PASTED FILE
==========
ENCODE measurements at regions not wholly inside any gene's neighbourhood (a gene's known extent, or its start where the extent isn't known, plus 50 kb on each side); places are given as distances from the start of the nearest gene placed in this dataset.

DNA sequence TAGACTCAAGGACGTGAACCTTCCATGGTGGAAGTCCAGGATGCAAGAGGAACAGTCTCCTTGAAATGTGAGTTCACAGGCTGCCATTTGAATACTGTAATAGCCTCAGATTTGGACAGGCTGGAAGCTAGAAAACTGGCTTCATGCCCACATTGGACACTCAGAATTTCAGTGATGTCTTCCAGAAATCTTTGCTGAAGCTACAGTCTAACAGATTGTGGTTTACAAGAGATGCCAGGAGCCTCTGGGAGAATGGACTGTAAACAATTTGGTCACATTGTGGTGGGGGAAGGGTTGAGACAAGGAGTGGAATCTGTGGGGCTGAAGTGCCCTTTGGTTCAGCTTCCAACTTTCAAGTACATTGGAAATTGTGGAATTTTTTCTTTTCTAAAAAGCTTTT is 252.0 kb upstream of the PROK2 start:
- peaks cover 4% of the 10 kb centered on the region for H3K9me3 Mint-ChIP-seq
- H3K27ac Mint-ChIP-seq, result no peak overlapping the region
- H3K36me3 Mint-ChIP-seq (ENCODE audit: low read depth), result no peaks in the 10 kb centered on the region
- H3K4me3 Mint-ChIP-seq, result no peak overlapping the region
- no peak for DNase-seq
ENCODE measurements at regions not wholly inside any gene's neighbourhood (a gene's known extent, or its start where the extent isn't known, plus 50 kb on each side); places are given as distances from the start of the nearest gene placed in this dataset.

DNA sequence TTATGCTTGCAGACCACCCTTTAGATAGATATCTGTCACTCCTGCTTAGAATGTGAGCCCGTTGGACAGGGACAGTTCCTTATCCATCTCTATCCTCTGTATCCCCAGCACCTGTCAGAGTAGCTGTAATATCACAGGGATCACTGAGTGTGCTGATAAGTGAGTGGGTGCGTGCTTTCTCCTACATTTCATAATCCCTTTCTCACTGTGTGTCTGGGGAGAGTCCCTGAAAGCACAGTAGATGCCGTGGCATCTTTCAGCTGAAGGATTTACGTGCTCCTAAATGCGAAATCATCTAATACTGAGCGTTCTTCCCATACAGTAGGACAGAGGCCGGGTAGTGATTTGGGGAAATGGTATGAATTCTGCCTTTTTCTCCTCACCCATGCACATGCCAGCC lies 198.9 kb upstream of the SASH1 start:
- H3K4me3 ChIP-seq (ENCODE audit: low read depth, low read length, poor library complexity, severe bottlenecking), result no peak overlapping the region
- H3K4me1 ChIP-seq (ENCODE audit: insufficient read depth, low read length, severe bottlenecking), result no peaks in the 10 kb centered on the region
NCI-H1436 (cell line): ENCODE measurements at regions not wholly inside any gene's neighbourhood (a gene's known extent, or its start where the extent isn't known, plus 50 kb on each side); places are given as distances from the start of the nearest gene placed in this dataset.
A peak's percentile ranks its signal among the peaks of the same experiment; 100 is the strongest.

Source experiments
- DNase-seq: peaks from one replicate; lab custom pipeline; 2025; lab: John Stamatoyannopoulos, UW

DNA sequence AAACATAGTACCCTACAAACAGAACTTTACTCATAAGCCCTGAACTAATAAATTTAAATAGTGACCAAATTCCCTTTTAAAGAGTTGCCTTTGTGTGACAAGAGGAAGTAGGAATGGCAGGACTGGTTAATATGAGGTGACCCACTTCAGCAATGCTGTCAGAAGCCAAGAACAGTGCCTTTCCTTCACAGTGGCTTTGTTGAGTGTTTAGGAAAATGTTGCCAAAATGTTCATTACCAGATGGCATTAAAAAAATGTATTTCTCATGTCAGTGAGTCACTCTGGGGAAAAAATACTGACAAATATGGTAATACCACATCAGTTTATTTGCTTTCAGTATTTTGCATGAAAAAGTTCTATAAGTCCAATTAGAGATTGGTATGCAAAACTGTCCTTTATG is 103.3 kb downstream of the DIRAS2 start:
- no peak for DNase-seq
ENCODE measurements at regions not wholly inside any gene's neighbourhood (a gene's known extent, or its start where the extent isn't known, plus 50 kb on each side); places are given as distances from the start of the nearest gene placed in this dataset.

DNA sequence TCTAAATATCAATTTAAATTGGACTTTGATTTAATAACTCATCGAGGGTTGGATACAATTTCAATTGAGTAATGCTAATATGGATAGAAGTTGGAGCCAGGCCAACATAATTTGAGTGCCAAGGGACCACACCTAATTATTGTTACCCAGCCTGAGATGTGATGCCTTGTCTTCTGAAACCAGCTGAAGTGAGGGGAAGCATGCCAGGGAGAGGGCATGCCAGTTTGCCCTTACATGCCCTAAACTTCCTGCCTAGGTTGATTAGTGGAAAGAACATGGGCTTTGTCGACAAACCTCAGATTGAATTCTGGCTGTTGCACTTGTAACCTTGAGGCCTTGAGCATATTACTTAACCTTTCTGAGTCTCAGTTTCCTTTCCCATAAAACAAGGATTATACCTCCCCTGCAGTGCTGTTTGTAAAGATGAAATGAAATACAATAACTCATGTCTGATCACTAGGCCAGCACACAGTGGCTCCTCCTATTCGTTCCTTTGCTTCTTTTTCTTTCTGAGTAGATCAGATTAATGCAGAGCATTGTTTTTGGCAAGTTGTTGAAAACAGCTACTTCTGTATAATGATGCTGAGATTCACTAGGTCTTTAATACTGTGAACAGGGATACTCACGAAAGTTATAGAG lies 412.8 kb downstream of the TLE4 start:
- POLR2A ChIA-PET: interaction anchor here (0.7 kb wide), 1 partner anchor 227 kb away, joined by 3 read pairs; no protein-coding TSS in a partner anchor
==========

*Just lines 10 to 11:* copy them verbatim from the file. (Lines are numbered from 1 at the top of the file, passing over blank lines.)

- H3K4me3 ChIP-seq (ENCODE audit: low read depth, low read length, poor library complexity, severe bottlenecking), result no peak overlapping the region
- H3K4me1 ChIP-seq (ENCODE audit: insufficient read depth, low read length, severe bottlenecking), result no peaks in the 10 kb centered on the region